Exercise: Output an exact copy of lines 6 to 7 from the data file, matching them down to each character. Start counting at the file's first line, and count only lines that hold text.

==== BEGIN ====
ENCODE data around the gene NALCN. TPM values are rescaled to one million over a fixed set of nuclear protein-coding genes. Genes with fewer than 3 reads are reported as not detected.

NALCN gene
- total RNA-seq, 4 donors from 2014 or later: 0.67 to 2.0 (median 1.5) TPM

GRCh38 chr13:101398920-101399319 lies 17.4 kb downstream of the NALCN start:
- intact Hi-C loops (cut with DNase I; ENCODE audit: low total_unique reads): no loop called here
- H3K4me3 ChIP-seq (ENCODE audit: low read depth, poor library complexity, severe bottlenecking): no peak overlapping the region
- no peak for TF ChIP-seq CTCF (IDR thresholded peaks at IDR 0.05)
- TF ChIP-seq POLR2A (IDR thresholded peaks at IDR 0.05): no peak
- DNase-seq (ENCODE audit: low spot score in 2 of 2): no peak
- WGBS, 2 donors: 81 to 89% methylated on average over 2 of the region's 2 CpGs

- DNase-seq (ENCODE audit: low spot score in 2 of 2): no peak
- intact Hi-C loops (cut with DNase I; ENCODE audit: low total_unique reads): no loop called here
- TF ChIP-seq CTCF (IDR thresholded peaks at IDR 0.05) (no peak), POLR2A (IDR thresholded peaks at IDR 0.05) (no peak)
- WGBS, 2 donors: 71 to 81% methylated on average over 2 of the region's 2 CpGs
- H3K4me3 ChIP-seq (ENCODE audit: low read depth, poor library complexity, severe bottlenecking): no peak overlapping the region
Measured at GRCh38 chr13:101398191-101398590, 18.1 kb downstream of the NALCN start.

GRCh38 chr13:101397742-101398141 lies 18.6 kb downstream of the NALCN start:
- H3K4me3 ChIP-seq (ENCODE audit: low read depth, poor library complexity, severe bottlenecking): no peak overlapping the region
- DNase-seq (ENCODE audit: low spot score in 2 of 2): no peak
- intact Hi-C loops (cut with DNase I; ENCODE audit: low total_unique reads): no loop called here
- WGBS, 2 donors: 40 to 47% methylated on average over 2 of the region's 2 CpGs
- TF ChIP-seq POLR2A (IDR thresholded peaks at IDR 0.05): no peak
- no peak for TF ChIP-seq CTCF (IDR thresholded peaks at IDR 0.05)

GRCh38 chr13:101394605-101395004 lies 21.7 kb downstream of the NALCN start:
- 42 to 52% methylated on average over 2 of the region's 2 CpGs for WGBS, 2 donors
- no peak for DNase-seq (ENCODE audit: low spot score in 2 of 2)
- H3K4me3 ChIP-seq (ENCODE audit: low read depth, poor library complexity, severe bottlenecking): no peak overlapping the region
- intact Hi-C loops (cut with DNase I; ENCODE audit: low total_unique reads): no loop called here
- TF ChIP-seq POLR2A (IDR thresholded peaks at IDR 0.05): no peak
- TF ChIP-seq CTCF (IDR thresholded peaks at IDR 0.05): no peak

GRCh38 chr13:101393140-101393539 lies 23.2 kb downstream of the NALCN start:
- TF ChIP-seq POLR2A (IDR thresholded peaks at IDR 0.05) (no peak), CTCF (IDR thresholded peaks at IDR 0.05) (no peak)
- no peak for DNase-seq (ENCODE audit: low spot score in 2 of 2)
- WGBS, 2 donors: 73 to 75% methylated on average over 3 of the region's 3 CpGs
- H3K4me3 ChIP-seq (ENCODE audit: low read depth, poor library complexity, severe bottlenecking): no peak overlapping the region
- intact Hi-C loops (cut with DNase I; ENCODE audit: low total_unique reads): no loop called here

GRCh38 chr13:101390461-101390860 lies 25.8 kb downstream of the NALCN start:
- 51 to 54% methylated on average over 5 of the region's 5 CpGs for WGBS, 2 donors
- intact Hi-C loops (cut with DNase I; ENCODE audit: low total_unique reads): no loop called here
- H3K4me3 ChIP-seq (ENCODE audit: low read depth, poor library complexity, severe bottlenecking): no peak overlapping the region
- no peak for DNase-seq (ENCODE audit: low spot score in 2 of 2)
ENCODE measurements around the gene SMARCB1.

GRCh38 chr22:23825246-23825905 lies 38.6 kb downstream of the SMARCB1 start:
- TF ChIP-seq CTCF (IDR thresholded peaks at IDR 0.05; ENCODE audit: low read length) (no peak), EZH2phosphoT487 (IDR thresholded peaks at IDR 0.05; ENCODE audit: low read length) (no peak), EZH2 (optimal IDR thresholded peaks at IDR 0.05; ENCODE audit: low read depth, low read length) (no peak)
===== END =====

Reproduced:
- H3K4me3 ChIP-seq (ENCODE audit: low read depth, poor library complexity, severe bottlenecking): no peak overlapping the region
- no peak for TF ChIP-seq CTCF (IDR thresholded peaks at IDR 0.05)